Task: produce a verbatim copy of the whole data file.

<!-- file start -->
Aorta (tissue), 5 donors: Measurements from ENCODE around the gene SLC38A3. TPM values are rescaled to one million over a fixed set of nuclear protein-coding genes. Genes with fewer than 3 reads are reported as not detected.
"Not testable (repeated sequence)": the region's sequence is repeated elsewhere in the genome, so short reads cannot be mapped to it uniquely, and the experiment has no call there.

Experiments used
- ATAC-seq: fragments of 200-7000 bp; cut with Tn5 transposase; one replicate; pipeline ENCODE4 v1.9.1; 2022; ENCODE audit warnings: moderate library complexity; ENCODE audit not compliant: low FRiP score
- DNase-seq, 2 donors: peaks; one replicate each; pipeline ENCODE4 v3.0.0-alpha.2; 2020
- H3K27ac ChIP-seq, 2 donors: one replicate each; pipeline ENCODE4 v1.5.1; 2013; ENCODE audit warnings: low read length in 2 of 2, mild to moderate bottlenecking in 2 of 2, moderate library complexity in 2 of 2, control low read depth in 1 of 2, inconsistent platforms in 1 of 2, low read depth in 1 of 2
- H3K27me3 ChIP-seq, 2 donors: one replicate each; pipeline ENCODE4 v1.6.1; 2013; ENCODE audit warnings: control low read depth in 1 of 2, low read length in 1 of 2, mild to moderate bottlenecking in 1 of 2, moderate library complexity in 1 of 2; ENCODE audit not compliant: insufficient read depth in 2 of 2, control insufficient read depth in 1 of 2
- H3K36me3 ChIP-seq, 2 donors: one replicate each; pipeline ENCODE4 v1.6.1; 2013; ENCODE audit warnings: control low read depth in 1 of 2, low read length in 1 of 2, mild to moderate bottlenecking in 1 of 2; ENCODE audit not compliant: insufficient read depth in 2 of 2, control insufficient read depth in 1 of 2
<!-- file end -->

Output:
Aorta (tissue), 5 donors: Measurements from ENCODE around the gene SLC38A3. TPM values are rescaled to one million over a fixed set of nuclear protein-coding genes. Genes with fewer than 3 reads are reported as not detected.
"Not testable (repeated sequence)": the region's sequence is repeated elsewhere in the genome, so short reads cannot be mapped to it uniquely, and the experiment has no call there.

Experiments used
- ATAC-seq: fragments of 200-7000 bp; cut with Tn5 transposase; one replicate; pipeline ENCODE4 v1.9.1; 2022; ENCODE audit warnings: moderate library complexity; ENCODE audit not compliant: low FRiP score
- DNase-seq, 2 donors: peaks; one replicate each; pipeline ENCODE4 v3.0.0-alpha.2; 2020
- H3K27ac ChIP-seq, 2 donors: one replicate each; pipeline ENCODE4 v1.5.1; 2013; ENCODE audit warnings: low read length in 2 of 2, mild to moderate bottlenecking in 2 of 2, moderate library complexity in 2 of 2, control low read depth in 1 of 2, inconsistent platforms in 1 of 2, low read depth in 1 of 2
- H3K27me3 ChIP-seq, 2 donors: one replicate each; pipeline ENCODE4 v1.6.1; 2013; ENCODE audit warnings: control low read depth in 1 of 2, low read length in 1 of 2, mild to moderate bottlenecking in 1 of 2, moderate library complexity in 1 of 2; ENCODE audit not compliant: insufficient read depth in 2 of 2, control insufficient read depth in 1 of 2
- H3K36me3 ChIP-seq, 2 donors: one replicate each; pipeline ENCODE4 v1.6.1; 2013; ENCODE audit warnings: control low read depth in 1 of 2, low read length in 1 of 2, mild to moderate bottlenecking in 1 of 2; ENCODE audit not compliant: insufficient read depth in 2 of 2, control insufficient read depth in 1 of 2